Spontaneous spinal epidural abscess (SEA) is not common in neurosurgical practice. The incidence of SEA is reported to be 1/100,000 individuals, whereas some other studies have reported higher rates [1, 2]. SEA was first reported by Morgagni in 1796 [3, 4] and is usually known as a complication caused by spinal surgery. Epidural abscess may occur with hematogenously spreading infections in another part of the body or through the relation of contamination during surgery, lumbar drainage, and spinal anesthesia or after discography. Most of the SEA patients present with an immunosuppressive disease such as AIDS, diabetes mellitus (DM), chronic renal failure, and tumor. Of these, DM is the most common comorbidity [5]. About 10–20% of the SEA patients present no predisposing factors [6, 7]. Similarly, no predisposing factor was detected in our patient.

SEA is mostly characterized by the fluid collection and inflammatory process on the surrounding dura mater and adipose tissue [8]. The most common strain isolated in SEA patients is S. aureus, followed by Streptococci, anaerobic bacteria, and Gram-negative bacilli [9]. Similarly, S. aureus was the most common bacterium detected in our patient.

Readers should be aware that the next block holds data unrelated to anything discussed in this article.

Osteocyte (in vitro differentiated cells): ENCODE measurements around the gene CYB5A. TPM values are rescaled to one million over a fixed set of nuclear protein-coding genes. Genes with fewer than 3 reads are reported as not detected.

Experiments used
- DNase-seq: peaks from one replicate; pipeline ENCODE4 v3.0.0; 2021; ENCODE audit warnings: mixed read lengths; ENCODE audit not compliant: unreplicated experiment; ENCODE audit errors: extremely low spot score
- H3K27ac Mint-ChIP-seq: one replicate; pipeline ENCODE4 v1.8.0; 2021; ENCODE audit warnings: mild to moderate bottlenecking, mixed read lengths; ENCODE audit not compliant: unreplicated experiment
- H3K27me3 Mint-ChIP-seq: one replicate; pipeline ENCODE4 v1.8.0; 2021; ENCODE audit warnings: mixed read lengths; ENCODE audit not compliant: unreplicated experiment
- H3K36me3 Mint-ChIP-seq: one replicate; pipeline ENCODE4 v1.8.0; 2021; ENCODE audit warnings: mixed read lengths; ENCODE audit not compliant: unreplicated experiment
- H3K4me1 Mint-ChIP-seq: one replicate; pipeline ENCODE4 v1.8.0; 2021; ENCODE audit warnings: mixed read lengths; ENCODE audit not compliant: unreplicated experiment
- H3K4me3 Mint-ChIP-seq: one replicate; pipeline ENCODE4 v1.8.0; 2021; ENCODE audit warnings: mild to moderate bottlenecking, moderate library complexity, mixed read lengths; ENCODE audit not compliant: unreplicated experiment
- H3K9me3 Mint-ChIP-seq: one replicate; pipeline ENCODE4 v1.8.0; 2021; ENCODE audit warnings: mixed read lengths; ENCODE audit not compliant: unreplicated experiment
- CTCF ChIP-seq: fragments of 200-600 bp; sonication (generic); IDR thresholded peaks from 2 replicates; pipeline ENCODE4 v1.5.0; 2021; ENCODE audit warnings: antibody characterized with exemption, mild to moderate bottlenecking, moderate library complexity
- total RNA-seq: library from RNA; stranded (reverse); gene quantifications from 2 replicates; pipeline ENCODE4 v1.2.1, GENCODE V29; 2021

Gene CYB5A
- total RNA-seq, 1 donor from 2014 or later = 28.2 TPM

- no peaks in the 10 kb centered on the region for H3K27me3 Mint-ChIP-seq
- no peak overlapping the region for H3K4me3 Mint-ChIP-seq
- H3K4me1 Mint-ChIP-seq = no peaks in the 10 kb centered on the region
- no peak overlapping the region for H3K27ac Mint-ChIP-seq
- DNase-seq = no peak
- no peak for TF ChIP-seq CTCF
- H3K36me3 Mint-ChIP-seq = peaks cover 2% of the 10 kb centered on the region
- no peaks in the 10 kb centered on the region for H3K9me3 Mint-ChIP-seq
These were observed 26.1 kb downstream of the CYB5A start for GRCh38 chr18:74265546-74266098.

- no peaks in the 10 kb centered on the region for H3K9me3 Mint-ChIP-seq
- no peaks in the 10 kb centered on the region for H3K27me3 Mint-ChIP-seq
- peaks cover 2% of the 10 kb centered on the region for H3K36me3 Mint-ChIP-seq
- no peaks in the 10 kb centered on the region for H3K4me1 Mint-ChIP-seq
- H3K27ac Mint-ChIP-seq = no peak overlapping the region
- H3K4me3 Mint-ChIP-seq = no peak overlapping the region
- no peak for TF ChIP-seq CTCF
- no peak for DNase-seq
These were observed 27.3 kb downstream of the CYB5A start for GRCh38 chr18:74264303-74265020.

SEA presents three clinical manifestations: acute, subacute, and chronic [10]. The acute symptoms of SEA may be manifested in a few hours or days and are characterized by significant fluid collection. The chronic symptoms of SEA, characterized by inflammatory granular tissue, are relatively slower and may be manifested within weeks or months.

SEA is mostly seen at the thoracic area, followed by lumbar and cervical areas. Common clinical findings of SEA include pain, inflammation, radicular symptoms, spinal cord compression, and the symptoms of cauda equina syndrome [8]. SEA may be mislocalized by the clinical findings and thus the diagnosis of SEA is difficult.

In 1986, three different pathogenic mechanisms were described for paraparesis regarding bacterial infections: (I) with nonspecific polyarthritis, (II) with mass effect of epidural abscess or vertebral collapse related to spondylitis, and (III) with ischemic spinal cord lesion as a result of the abdominal aorta septic thromboembolism [11]. In our patient, depending on their mechanisms of paraparesis, the abscess was considered to be with mass effect.

Magnetic resonance imaging (MRI) remains the method of choice in the diagnosis of SEA [9, 12]. When compared to other methods, MRI provides better outcomes particularly in the early stages of SEA [13, 14].